After a rest day (jumaring and hauling makes you pretty tired!) we entered The Golden Gate on May the 14th at first daylight. The bear sitting 10 meters from the start of the route encouraged me to go fast ;-) and 6 hours later we were already at our haulbags. The route isn't really steep in the first section, but this doesn't mean that it's easy. There are some hard technical slabs and probably the longest pitch of El Cap, The Hollow flake, which I named The Horror flake. First you climb up to clip an old piton, than you layback down a long fingercrack, followed by traverse and finally 20 to 30 meters up the offwidth you can’t protect. At the top the only piton is about 15 m down to the right. You mustn’t even think about falling!
After the Hollow flake our progression slowed down due to hauling the two heavy pigs that weighed more than 100kg (15 gallons of water). And that wasn’t all; at the end of the day there was The Monster crack 5.12a waiting for us! This 40m long offwidth, also called The European crux, was the hardest pitch of the whole route for me! Sean did it easily, I was too tired even to try it, so I did it the next day, after almost an hour of fighting. When you go up 4 cm and down 3 cm on every move, you almost give up, but then your foot gets stuck miraculously somewhere, so you can take a breath and get some energy to continue, centimeter upon centimeter.
During the next days we were slow, not only because of the hauling, but also because the pitches in the upper part where El Capitan becomes overhanging are more difficult. Above El Cap Spire, The Golden Gate separates from the more crowded Salathe and Free rider. Therefore there was no more chalk, the line was not obvious and there was some vegetation in the cracks. At times even the anchors were not bolted. But by then I'd already begun to trust the camalots.
We soon came to the first hard nut to crack; a circa 10 meter downclimb traverse to the right. The wall was blank like a mirror, just one crimp and a slopy foothold far down. Too far for me. I tried to find a solution for a while (because I believe there is always the solution, even if you are small), but then I gave up. I didn't want to spend too much time there. I didn't go up El Cap with the goal to climb it free, but to get as many experience as possible and to help Sean make his wish come true. After more than 20 attempts Sean finally did this very balancy downclimb. Everyone who did the route (also Yuji Hirayama, who climbed it in an hour and a half) said that this is the hardest pitch and nobody knows how the Huber brothers could have graded it just 5.12c.
We exchanged leads most of the time, but I had it calculated well so that I didn't get any of those scary off-width pitches ;-) On the fourth day we reached the first of the three 5.13 pitches. I didn't know what to expect, especially after the great difficulties in the 5.11. off-widths. Luckily those three pitches were more “European style of climbing”. Some crimps, pockets, slopers and if there was a crack it was a finger crack. I even flashed two of them, The Golden desert and The A5 traverse! While on The move pitch there was another reachy move I couldn't do.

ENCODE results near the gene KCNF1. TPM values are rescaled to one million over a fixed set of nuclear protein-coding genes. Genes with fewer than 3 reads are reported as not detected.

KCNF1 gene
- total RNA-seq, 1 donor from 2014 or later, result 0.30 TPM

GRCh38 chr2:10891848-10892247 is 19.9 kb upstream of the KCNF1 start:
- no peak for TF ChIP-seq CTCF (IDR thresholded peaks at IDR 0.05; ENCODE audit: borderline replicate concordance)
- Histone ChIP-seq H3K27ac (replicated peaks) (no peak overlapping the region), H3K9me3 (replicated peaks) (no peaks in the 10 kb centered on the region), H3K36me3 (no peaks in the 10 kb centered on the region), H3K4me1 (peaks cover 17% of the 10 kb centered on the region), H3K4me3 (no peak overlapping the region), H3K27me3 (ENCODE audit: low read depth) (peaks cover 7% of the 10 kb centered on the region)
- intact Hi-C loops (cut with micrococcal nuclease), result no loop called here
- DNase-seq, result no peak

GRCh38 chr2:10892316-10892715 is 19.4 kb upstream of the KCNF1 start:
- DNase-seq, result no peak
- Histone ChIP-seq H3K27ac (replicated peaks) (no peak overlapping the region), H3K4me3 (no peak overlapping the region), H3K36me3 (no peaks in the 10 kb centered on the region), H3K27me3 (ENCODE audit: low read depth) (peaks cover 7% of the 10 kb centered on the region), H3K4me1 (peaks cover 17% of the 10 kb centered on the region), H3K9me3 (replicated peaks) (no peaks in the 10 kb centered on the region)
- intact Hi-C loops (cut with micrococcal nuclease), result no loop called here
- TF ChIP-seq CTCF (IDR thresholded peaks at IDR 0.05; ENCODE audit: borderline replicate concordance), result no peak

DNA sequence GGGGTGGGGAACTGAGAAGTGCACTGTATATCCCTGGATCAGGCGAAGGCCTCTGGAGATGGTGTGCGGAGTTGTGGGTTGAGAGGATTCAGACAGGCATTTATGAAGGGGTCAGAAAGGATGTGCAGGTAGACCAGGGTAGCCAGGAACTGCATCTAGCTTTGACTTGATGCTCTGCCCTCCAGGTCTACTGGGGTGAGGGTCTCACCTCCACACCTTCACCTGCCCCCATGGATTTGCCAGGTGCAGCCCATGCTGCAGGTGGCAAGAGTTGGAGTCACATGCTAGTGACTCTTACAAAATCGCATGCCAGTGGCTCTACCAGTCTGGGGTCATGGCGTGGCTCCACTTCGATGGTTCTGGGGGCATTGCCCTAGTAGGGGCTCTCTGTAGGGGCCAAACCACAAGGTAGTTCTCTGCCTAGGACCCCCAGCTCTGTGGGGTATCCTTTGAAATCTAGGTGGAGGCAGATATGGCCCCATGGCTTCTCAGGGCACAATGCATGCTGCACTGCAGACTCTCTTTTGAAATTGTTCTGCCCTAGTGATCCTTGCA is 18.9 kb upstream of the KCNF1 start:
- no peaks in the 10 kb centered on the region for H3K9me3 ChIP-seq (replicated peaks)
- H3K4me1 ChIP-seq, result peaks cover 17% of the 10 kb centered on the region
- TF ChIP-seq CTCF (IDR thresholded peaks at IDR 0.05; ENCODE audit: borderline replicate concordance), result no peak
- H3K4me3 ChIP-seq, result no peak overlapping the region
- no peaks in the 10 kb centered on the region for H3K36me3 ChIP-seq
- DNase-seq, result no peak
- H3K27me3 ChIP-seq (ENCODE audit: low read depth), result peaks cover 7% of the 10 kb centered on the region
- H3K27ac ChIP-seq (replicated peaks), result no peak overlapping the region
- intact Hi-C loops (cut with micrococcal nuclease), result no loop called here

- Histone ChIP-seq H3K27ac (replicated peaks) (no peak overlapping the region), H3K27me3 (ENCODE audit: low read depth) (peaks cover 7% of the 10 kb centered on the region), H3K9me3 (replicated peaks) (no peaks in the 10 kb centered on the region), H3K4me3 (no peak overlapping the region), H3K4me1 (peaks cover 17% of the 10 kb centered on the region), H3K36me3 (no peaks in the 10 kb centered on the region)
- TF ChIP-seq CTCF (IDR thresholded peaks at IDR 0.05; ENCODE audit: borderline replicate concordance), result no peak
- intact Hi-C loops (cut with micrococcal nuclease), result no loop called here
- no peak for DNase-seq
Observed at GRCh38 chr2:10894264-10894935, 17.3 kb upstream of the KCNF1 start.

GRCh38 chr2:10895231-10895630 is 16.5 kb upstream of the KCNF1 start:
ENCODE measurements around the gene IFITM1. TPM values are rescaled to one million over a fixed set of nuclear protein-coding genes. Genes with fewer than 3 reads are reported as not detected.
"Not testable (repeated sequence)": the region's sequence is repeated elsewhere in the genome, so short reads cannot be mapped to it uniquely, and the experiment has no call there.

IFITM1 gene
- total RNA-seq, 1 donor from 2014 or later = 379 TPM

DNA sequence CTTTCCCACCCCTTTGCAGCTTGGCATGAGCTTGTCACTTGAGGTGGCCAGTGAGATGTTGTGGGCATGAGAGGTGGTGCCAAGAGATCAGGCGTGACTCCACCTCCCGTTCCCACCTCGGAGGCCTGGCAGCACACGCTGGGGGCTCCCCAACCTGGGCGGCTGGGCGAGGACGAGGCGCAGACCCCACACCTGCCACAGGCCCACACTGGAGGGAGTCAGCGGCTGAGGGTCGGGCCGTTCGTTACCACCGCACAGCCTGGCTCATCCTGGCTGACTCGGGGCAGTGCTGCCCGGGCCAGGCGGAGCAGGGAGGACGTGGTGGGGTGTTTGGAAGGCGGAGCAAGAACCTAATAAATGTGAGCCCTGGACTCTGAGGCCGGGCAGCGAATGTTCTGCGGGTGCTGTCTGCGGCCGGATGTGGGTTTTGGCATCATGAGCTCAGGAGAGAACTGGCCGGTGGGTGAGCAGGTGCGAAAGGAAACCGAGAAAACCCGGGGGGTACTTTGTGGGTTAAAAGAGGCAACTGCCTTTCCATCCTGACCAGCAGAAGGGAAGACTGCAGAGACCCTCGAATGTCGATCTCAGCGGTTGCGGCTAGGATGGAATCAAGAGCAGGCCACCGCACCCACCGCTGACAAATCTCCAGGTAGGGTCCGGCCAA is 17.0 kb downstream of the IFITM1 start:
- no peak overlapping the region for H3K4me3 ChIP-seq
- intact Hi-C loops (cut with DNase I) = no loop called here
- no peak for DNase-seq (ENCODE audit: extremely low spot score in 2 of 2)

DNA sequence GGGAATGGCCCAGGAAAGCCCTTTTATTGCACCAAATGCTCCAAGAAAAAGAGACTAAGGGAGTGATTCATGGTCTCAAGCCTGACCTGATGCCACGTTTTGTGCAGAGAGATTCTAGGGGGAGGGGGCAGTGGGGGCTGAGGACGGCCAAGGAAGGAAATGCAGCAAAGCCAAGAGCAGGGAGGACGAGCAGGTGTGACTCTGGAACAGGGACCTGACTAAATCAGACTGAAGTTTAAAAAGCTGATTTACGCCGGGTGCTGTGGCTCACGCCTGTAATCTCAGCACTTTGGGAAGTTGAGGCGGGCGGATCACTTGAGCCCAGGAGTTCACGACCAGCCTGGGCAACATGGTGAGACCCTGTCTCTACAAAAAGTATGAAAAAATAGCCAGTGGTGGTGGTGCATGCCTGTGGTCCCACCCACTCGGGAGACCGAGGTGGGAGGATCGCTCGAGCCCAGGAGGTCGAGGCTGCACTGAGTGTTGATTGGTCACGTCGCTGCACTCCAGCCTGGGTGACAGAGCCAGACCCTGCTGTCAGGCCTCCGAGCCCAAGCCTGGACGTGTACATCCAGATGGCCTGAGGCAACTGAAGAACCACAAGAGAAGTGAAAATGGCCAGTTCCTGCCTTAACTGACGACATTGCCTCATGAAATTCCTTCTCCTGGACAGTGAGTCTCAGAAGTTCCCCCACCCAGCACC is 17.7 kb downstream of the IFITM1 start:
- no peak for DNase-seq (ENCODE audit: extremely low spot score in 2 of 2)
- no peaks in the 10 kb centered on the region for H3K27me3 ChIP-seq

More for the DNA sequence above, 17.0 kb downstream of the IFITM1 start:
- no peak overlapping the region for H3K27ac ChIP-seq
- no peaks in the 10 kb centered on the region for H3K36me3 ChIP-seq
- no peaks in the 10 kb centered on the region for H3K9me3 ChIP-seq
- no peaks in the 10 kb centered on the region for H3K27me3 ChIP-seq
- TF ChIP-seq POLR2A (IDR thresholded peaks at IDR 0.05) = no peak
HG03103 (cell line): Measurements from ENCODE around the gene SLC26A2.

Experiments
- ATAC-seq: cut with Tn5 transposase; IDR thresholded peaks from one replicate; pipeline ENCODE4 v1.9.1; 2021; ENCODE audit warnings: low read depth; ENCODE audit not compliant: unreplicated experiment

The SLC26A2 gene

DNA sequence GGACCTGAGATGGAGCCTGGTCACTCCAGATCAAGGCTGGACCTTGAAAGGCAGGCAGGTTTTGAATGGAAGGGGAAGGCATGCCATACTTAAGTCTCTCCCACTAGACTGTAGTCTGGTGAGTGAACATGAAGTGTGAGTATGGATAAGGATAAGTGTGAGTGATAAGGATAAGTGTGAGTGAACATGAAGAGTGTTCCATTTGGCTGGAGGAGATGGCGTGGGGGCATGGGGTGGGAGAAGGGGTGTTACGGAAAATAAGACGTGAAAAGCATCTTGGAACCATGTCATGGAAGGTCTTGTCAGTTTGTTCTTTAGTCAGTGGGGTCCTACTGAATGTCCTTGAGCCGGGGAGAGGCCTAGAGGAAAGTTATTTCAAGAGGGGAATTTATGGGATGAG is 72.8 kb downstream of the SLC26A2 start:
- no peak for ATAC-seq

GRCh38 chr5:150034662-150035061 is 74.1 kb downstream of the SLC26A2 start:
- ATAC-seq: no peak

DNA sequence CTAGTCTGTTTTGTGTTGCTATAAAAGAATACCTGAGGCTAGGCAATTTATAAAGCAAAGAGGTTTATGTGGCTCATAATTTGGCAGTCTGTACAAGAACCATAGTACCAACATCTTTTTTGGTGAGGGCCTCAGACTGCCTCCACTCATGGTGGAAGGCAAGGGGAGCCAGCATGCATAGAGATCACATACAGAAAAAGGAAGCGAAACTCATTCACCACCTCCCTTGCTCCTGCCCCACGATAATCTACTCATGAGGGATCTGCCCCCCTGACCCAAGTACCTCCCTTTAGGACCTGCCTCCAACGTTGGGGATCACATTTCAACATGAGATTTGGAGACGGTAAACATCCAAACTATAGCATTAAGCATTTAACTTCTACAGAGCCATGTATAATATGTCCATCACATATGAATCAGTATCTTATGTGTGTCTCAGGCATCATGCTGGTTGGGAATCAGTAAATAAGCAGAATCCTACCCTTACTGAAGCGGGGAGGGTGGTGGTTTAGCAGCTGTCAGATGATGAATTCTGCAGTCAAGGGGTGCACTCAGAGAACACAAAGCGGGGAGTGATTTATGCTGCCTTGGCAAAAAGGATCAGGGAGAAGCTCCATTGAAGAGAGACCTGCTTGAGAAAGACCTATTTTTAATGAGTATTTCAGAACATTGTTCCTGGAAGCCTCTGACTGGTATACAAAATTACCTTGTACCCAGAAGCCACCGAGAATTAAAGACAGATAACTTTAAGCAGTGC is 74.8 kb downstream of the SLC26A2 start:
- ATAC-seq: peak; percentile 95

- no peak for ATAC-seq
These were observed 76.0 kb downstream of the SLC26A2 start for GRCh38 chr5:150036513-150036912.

Sean's dream to free the route unfortunately ended on the Traverse; he was so close to doing it, he tried 5 times, but understandably he was out of fuel on the 6th day on the wall. The decision to continue towards the top without having climbed that pitch was hard. But we didn't have enough food and water to spend another more day on the wall. On the top, after 41 pitches and 6 days of climbing we both had an enormous smile on our face. After all we had freed the route! (I thing this may have been the 5th repeat, but I am not sure). Not in an ideal way (because none of us were able to free all the pitches) but big wall climbing is team work and so this was “our result”.
Spending six days on a wall was an unforgettable experience. I slept on a wall for the first time in my life, with hundreds of meters of air below you. I loved the exposure! Sean and I got along really well. We got to know each other in those 6 days more than we would in a year on the ground. I found him to be a perfect climbing partner for the last part of my holidays in America and we have already made some plans for the autumn, when I want to come back. El Capitan's energy is like a magnet! We would like to try El Nino.
After Golden Gate we did (not all free) some classic routes such as Astroman on Washington Tower (350m, 5.11c), Regular North West Face 5.12.d on Half Dome (23 pitches in a day), and later on when it became too hot to climb in Yosemite we went to the more elevated Tuolome Meadows and the Needles, where we did some easier four pitch routes.
Between one long route and the next I “rested” on short sport routes and boulders. Not the hardest, but certainly the most famous was Separate Reality 5.12a. It was Ron Kauk who climbed over this amazing roof crack in 1978 and the photos published in climbing magazines brought another legend to Yosemite - Wolfgang Güllich, who later famously soloed it.
The end of my climbing adventure was quite tumultuous, but had nothing to do with climbing. Apart from the huge delays at the airports, my swollen elbow (which had prevented me from climbing in the last days), made my journey back home a nightmare. Due to the delays at JFK Airport I was stuck for an additional 24 hours, with my elbow becoming bigger and redder by the minute. Instead of spending the night in a fancy hotel I spent it in a hospital with antibiotics. So my long list of “for the first time in my life” got even longer; a first ride with a ambulance, a first night in a hospital, a first infusion of antibiotics and, after returning home, my first narcosis and operation… All this was much harder than spending 6 days in the Golden Gate!
Fortunately it was nothing so serious, all my muscles and tendons are ok, so I hope to soon climb again. It turned out to be an infection on the back of the elbow. When I made a summary of all the pitches I did (190) and the meters I jumared, it's no wonder that my elbow began to complain. But I find it simply impossible to rest if I see a nice route. And there are so many in Yosemite!